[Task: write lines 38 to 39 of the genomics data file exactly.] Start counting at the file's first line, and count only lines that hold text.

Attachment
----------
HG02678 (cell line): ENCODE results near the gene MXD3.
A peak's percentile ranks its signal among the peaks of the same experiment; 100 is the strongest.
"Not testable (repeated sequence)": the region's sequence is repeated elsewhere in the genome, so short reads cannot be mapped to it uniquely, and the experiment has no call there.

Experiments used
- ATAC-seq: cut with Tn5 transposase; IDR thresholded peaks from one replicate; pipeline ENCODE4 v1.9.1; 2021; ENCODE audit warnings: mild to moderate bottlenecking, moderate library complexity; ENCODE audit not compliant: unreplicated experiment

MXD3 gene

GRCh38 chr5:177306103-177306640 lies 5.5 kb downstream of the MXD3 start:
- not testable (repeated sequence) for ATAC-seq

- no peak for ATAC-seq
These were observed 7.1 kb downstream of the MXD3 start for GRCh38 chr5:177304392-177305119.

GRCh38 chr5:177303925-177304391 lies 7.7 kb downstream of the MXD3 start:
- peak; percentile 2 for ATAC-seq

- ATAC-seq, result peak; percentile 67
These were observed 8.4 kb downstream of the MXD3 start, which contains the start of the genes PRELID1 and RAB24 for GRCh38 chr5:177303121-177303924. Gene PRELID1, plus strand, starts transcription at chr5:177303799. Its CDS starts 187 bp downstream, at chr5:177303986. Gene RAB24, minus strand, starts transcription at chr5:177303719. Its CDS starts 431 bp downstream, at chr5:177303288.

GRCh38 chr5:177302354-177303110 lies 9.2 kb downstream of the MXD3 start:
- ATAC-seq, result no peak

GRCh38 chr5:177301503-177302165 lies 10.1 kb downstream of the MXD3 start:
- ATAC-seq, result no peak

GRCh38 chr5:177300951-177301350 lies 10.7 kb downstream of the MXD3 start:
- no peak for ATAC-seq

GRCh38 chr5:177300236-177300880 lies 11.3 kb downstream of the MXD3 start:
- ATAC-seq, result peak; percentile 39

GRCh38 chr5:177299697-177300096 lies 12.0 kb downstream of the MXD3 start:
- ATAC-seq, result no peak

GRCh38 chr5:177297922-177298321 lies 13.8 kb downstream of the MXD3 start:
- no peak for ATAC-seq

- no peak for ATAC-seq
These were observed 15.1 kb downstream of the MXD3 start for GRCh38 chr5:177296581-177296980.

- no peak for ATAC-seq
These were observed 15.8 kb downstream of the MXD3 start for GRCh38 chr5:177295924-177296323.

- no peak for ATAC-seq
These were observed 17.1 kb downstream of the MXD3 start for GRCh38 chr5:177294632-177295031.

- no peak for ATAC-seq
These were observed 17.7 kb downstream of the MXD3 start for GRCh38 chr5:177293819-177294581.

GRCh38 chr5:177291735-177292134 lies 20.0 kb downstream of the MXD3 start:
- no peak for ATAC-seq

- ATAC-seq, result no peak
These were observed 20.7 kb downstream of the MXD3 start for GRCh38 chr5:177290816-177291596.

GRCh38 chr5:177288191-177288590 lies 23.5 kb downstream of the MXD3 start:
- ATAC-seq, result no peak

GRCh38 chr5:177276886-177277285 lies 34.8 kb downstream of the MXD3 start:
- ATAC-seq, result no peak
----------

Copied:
These were observed 20.7 kb downstream of the MXD3 start for GRCh38 chr5:177290816-177291596.

GRCh38 chr5:177288191-177288590 lies 23.5 kb downstream of the MXD3 start: